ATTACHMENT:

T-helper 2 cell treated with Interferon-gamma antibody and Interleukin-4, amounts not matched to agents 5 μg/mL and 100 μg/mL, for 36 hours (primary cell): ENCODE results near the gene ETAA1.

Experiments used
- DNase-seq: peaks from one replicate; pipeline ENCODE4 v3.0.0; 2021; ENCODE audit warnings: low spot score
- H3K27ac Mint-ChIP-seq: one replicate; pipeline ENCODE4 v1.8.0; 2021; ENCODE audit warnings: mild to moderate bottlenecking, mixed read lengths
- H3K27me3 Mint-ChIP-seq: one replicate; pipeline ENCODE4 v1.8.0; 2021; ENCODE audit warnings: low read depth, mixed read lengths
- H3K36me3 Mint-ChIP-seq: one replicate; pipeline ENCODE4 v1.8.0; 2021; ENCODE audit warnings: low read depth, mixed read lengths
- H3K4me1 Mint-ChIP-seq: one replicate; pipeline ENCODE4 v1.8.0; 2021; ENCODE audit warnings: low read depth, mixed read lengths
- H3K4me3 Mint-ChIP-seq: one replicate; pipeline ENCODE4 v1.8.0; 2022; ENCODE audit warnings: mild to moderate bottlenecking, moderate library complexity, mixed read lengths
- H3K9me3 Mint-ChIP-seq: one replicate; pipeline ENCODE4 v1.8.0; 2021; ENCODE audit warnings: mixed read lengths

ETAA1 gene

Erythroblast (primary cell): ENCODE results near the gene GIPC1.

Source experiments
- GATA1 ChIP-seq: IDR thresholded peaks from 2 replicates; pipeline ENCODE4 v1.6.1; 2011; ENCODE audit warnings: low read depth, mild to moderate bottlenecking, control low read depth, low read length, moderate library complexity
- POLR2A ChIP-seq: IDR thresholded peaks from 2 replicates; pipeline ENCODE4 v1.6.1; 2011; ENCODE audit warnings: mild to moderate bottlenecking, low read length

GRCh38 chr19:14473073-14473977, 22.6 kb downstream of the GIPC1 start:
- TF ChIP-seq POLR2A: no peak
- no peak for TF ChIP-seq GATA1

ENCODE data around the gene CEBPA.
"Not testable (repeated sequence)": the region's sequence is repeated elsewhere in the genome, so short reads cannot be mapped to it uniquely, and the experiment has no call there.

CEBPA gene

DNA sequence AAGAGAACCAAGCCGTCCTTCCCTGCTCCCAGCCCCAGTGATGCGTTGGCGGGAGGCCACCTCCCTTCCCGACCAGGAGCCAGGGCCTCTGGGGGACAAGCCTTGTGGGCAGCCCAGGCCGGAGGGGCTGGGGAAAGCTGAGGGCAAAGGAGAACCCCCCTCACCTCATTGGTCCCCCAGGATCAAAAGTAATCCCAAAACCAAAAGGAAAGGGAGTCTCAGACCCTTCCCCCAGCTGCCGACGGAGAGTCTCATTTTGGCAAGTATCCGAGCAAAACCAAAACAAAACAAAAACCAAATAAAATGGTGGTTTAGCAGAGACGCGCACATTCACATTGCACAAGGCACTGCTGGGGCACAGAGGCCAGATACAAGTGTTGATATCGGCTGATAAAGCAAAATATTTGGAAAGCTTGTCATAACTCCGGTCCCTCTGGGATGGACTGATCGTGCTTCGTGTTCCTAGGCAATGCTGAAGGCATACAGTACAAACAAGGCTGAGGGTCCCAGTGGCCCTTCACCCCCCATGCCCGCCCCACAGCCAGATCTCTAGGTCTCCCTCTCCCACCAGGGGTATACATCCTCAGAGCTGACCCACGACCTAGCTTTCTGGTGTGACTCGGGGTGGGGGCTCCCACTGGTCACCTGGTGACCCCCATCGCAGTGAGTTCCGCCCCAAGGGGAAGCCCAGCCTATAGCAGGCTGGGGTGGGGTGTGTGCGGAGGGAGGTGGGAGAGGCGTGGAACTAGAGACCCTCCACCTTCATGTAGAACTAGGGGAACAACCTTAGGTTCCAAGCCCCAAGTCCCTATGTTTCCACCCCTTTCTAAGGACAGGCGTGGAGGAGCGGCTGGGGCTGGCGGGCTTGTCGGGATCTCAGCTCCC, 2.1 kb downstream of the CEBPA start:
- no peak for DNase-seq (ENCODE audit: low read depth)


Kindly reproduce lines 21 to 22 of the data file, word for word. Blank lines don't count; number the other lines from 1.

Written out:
DNA sequence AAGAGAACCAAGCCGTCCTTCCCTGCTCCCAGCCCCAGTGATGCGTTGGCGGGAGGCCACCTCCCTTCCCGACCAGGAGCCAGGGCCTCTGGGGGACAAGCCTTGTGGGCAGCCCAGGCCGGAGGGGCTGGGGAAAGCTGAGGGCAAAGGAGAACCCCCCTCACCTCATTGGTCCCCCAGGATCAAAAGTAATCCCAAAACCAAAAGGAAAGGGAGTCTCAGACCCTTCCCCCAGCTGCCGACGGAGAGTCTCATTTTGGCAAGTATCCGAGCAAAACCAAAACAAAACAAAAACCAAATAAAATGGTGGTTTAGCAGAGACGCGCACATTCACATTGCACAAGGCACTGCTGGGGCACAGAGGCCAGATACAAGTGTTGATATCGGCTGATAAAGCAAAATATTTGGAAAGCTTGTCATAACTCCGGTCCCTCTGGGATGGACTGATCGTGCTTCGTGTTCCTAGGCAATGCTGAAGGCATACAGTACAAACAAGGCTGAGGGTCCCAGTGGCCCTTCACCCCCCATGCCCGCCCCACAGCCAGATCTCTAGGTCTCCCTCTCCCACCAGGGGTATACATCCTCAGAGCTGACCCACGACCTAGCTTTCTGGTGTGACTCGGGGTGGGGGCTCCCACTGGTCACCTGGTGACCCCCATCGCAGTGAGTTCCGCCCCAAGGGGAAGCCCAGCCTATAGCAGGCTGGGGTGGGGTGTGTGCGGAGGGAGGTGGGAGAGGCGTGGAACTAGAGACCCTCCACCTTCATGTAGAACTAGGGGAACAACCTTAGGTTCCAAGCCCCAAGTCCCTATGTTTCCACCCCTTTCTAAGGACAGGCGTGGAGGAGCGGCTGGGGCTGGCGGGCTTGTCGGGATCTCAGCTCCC, 2.1 kb downstream of the CEBPA start:
- no peak for DNase-seq (ENCODE audit: low read depth)